The U.S. Treasury Department announced sweeping sanctions on a large network of Chinese manufacturers Tuesday for producing and distributing illicit drugs — including fentanyl — which the government says is responsible for taking the lives of thousands of Americans each year.
The Treasury’s Office of Foreign Assets Control designated 28 individuals and entities involved in international proliferation efforts, including 12 entities and 13 people based in China.
The Biden administration has pressed Beijing to cut off the flow of the precursor chemicals used to produce fentanyl, largely by Mexican drug cartels. The U.S. estimates that synthetic drugs, mainly fentanyl, are the leading cause of death among Americans aged 18-49. Over 100,000 people died from overdoses in the U.S. last year.
“The reason I am here today is to send a crystal-clear signal to those whose line of work involves trafficking a product that robs Americans of their lives, and that robs children from their parents and parents from their children all over our country,” Deputy Treasury Secretary Wally Adeyemo said Tuesday. He added that the Treasury department was “laser-focused on finding and freezing” the money of those engaged in this illegal practice.
U.S. Secretary of State Antony Blinken made counter-narcotics a central part of his discussions with Chinese officials during a June visit to Beijing.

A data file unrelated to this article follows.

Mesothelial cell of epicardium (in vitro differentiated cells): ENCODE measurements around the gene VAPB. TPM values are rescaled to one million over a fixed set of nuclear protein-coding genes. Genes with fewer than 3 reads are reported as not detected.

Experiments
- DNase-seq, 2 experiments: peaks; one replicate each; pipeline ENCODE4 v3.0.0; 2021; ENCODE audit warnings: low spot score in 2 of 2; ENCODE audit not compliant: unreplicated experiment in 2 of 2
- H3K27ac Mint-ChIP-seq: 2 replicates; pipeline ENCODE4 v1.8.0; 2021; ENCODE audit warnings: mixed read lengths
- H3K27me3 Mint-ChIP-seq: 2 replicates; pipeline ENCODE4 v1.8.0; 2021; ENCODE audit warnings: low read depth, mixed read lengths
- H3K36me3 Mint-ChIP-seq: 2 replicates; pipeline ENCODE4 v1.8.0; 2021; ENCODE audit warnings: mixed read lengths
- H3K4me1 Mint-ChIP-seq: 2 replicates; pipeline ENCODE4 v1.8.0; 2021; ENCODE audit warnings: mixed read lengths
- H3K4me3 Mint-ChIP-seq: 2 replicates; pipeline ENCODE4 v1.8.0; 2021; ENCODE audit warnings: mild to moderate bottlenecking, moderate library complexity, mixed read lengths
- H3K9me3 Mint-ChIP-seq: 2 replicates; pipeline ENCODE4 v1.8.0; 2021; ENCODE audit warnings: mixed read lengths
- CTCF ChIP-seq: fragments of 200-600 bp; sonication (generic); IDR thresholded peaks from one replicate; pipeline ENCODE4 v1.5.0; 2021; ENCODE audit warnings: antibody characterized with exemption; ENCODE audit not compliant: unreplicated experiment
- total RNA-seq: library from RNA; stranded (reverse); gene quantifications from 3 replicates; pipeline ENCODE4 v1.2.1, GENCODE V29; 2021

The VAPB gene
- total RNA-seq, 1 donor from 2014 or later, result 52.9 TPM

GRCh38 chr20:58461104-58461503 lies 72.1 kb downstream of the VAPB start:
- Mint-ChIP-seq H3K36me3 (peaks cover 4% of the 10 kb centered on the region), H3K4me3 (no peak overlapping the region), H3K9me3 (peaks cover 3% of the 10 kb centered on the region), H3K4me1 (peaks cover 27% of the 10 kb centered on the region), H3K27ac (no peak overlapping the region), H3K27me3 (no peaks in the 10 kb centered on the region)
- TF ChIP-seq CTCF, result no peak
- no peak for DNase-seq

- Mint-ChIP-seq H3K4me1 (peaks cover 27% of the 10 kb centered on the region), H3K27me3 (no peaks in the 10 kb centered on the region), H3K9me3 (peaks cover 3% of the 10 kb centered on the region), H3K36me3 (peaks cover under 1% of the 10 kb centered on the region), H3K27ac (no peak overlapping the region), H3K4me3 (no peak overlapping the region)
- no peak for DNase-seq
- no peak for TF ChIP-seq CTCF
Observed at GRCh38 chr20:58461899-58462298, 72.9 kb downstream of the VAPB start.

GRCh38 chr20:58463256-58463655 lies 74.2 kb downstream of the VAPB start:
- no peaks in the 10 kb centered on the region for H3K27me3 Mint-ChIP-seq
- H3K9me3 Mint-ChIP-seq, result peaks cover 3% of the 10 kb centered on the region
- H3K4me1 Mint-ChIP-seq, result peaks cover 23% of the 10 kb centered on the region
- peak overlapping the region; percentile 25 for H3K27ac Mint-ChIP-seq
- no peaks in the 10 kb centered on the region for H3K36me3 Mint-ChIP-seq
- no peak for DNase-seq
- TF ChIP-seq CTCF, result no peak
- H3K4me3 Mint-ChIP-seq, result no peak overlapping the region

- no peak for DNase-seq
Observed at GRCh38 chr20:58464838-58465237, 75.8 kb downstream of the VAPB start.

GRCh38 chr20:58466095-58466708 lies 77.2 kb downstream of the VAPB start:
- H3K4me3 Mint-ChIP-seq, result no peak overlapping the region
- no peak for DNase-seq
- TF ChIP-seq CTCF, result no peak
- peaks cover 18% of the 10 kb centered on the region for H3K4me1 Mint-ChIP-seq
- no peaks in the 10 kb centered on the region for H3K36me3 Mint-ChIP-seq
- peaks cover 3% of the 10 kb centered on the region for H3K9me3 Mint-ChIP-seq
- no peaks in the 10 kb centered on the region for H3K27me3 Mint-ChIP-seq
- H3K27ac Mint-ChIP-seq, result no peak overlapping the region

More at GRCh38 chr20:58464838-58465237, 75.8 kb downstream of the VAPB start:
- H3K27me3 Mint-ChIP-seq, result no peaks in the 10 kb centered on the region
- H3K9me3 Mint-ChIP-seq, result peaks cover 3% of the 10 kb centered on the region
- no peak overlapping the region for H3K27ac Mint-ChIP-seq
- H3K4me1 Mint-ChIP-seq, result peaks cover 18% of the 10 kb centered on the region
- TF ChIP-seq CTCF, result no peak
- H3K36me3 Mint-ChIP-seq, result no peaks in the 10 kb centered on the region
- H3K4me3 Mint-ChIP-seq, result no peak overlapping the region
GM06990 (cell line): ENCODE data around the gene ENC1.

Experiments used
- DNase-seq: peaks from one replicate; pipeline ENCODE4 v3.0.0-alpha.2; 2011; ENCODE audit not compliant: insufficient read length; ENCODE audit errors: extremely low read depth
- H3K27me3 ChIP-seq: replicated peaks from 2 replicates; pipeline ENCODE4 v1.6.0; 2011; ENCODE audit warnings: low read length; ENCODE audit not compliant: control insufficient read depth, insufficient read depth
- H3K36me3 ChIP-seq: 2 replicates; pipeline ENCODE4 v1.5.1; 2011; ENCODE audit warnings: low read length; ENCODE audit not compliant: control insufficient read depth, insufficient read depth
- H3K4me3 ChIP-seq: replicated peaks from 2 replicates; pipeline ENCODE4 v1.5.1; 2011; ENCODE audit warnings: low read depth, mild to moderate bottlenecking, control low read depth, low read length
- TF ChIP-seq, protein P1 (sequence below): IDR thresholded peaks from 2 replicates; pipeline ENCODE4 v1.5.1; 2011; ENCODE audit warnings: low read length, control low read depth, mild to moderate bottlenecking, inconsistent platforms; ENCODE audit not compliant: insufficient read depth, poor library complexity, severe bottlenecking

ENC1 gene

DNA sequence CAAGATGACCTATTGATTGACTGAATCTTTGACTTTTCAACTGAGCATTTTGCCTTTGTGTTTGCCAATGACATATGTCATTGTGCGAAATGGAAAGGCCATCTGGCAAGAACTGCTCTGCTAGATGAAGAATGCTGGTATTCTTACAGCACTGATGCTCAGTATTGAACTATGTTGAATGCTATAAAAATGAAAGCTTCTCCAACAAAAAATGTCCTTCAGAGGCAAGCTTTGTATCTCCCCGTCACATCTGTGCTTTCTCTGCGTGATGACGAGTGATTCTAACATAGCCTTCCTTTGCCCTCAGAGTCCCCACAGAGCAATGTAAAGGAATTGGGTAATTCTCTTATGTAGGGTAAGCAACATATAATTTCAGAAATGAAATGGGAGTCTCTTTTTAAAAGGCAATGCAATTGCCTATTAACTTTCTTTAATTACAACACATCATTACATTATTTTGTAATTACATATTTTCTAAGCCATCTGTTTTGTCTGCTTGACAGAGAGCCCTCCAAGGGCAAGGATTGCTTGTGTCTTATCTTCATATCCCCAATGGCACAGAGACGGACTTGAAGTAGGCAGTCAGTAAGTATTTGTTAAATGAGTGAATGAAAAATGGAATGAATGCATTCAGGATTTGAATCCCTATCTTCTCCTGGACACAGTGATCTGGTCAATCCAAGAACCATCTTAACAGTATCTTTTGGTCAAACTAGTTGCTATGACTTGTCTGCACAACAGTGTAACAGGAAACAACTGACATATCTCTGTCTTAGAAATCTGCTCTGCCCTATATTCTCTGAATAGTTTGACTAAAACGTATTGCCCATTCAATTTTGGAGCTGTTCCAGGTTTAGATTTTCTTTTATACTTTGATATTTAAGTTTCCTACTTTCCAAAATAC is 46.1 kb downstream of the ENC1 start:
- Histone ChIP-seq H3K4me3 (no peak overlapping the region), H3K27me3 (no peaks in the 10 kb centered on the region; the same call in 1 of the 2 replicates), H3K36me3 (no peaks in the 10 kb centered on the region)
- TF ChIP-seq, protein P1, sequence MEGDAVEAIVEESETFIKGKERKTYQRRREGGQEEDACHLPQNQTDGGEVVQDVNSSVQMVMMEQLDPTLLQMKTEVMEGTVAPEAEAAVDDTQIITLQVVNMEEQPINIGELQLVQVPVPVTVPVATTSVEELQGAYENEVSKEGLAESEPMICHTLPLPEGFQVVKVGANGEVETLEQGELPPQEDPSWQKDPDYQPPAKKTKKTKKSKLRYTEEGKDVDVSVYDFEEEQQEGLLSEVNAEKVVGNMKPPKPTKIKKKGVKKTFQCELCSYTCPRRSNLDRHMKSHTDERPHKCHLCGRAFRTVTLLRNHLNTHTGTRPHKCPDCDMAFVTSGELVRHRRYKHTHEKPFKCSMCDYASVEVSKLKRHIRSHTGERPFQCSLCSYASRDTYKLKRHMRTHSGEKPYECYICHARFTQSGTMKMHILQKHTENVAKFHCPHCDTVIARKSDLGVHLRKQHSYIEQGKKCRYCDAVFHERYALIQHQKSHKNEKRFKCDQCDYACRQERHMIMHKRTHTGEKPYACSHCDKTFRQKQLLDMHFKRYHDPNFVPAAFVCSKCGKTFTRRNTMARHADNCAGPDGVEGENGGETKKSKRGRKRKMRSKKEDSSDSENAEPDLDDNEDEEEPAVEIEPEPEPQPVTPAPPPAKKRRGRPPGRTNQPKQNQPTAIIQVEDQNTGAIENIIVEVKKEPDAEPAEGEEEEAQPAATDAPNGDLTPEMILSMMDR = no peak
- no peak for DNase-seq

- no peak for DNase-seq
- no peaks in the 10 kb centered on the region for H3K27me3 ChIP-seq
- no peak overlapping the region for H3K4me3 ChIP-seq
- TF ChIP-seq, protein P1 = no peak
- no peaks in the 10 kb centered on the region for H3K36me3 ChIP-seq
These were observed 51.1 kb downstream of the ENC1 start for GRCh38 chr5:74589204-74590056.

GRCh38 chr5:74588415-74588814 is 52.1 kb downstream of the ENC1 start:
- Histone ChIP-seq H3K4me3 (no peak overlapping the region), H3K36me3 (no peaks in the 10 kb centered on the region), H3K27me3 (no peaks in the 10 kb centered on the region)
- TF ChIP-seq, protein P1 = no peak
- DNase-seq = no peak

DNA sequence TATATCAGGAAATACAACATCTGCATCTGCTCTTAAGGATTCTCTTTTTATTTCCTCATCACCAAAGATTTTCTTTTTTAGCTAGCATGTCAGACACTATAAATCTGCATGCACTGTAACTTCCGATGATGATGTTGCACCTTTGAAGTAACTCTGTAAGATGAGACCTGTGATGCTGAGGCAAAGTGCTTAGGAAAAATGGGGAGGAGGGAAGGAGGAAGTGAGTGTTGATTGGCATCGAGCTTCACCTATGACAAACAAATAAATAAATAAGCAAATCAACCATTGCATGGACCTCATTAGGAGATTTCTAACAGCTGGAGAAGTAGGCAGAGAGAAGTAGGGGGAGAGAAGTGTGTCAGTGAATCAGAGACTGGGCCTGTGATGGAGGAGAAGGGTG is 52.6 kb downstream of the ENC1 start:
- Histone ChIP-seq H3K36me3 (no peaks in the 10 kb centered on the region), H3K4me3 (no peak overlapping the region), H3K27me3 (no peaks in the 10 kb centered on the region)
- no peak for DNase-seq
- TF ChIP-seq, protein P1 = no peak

Officials from both sides established a working group to address the fentanyl scourge, but Beijing has demanded the U.S. lift economic sanctions on two Chinese government agencies described as critical for the battle against drugs — a step the Biden administration has resisted.
U.S. law enforcement is taking increasingly aggressive actions against alleged Chinese fentanyl traffickers. In June, the Drug Enforcement Agency lured Chinese nationals to the Pacific Island nation of Fiji where they were arrested as part of a counter-narcotics sting operation.
Beijing has, in turn, accused Washington of kidnapping the men.
The U.S.‘s actions on Tuesday target and indict Chinese entities involved in every step of the drug supply chain, including producing and marketing the precursor chemicals, manufacturing the pill cutters, and the shipments of narcotics.
The U.S. also blacklisted Canadian companies for facilitating the flow of fentanyl into the U.S. from China.
“A network-focused approach is essential to going after these criminals,” Adeyemo said.